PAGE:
So would I have been so successful had the loan processor gave me the business loan I asked for? I am not sure, because after all, I made it without the money, what would have happened if I would have had the proper money for advertising? Whatever the case may have been, I am glad he did not, because I am now better able to understand the limited resources that many small businesses face.

So how can you run your business on limited resources? Here are a few things that I learned along the way.

1) New vs. Used- When starting your business, you do not need everything to be “new.” Second hand items cost substantially less then new items, and work just as well. Plus, if you think about it, customers will be more comfortable around your office if it feels “broke-in”, rather then new and sterile. It gives them the feeling that you have been in business awhile.

2) Creative Advertising- You do not need the hundreds of dollars that it takes to place ads in papers or put commercials on TV. It costs very little to design and print your own flyers and put them in places where your potential clients would gather. Turn your vehicle into a moving billboard by investing in a vinyl signage for your doors or windows. The best thing? Face to Face meetings with your potential clients do not cost a penny, so look for every opportunity to talk with our potential clients.

3) Work At Home- Depending on your type of business, you may consider working at home rather then renting office space. This will save you a lot of money on rent and furnishing an office. Once your business becomes more successful, then you can always rent office space later.

Overall, be thankful for the struggles that you go through now, because in the future, they will have been well worth it. Plus, it will give you a better understanding when it comes to other small businesses.

And, no matter what, never give up on yourself.

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The Vital Skills Every Leader Should Master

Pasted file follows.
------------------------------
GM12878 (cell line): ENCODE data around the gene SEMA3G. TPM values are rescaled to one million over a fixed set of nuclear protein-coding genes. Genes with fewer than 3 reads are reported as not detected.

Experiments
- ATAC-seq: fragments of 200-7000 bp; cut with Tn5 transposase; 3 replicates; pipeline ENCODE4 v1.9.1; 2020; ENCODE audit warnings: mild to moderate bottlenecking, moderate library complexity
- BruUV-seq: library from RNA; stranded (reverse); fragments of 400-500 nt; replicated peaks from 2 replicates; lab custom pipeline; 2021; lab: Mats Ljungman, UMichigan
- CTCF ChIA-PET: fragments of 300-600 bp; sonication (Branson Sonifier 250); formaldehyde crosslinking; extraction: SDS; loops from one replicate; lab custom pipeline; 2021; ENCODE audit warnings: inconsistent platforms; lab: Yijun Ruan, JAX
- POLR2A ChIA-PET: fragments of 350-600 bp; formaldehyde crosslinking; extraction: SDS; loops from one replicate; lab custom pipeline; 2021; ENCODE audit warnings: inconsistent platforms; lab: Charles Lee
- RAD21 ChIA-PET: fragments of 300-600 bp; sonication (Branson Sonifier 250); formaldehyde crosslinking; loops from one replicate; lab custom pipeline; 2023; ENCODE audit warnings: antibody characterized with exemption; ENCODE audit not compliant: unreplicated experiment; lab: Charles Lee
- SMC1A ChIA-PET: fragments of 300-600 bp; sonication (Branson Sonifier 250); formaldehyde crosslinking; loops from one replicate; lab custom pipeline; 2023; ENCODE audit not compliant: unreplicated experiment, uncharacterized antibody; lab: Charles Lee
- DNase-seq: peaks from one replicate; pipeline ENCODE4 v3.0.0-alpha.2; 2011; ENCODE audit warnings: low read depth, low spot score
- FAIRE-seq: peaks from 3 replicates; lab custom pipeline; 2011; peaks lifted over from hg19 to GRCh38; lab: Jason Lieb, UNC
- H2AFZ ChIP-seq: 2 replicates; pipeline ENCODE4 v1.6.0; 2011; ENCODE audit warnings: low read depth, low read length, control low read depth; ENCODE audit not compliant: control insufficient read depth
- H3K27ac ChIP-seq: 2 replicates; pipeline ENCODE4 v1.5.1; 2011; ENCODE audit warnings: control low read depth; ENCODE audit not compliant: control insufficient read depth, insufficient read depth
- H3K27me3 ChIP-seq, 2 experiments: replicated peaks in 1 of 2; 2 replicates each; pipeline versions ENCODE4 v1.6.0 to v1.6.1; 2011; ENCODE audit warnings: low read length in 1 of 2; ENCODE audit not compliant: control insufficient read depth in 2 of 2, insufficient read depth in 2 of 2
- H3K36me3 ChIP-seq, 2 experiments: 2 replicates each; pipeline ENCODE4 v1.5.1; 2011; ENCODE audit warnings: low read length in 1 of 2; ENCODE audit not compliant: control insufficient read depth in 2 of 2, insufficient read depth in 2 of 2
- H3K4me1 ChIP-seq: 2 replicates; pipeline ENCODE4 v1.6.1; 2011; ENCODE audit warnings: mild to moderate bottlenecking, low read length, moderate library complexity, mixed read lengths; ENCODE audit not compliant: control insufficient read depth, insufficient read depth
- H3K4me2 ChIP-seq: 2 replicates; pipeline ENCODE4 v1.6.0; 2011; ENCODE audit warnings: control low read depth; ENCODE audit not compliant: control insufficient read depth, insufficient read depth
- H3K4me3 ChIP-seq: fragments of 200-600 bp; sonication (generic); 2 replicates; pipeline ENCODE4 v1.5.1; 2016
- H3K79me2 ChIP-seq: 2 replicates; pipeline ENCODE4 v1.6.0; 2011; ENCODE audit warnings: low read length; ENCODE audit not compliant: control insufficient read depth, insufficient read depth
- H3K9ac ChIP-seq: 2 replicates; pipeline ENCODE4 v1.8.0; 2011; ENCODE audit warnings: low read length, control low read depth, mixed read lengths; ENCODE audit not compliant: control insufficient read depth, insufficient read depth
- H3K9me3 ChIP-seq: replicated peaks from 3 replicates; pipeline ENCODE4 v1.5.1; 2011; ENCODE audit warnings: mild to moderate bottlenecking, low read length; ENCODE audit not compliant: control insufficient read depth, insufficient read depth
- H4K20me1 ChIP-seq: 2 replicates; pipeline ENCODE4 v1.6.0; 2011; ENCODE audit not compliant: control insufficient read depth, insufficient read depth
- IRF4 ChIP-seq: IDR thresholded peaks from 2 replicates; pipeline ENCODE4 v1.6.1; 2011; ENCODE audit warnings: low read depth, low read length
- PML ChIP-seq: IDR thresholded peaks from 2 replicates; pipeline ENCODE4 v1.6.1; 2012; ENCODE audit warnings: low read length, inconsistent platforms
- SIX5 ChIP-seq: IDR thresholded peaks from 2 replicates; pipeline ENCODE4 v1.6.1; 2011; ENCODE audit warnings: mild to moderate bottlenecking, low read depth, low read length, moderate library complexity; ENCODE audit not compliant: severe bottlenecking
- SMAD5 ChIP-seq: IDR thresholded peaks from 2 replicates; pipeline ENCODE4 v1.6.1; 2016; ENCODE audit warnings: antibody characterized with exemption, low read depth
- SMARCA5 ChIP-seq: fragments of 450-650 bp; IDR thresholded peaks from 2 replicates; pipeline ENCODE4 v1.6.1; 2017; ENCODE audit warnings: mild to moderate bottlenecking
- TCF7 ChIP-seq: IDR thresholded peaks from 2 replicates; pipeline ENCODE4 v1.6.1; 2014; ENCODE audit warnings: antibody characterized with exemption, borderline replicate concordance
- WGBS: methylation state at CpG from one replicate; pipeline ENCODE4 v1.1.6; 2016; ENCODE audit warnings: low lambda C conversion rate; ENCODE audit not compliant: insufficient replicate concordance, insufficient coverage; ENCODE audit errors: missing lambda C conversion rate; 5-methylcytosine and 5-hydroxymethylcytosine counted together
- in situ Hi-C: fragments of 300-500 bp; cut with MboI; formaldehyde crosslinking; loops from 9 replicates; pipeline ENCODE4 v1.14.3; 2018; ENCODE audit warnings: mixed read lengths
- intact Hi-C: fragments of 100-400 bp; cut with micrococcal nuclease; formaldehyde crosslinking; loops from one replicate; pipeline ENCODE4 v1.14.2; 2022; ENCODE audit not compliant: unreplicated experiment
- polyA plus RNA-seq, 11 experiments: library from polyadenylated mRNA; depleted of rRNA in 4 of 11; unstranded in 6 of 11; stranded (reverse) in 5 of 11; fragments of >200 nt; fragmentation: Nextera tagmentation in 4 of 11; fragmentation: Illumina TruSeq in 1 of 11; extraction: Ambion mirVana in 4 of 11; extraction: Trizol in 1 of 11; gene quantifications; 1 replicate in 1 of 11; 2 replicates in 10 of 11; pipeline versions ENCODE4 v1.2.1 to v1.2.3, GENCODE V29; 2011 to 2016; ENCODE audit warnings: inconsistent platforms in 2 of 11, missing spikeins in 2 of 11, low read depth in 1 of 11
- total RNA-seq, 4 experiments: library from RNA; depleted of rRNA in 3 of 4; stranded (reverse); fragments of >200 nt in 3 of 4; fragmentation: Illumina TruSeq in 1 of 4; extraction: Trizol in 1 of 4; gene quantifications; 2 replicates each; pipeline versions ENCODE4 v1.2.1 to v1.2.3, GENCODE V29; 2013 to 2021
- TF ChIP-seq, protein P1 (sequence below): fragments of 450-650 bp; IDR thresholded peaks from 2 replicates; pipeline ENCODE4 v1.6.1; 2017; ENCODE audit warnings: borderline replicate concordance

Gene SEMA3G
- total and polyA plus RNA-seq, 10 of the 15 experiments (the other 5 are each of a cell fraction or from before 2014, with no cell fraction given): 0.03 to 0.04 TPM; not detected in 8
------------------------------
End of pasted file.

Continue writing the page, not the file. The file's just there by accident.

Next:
“The most important single ingredient in the formula of success
is knowing how to get along with people.”
– Theodore Roosevelt

Many junior and mid-level managers find difficulty with achieving success at work not because they do not have the intelligence, academic training, and technical know-how. It is not unusual to find unsuccessful managers who struggle with their job only because they do not have the right people skills. Simply put, people do not like them.

It is true that leadership is not about popularity. But it is also important to have the respect, if not the admiration of people in order to move them to accomplish the tasks you need to do. While there are many specific people skills, the most important skills is the ability to see the best in people. When a leader or manager is able to see the best in people, he or she becomes a source of encouragement, which in turn, motivates a staff member to do better at work.

There are also cases when managers fall into episodes of depression because they find it hard to motivate a team. Some can even be so stressed out about their jobs that the only relief they can find is to take anti-anxiety medications. But whether one needs to take medication or not to relieve the stress, the bottomline is that a poorly led group does not meet the targets and the desired performance As a result, both the team and the leader suffers.

Whether the business is about real estate, banking, consumer product retailing, or business process outsourcing, many of the managerial challenges are about the same thing: moving people towards achievement. Any way one looks at it, the greater burden falls on the shoulders of the leader who has to steer the group to accomplish their objectives.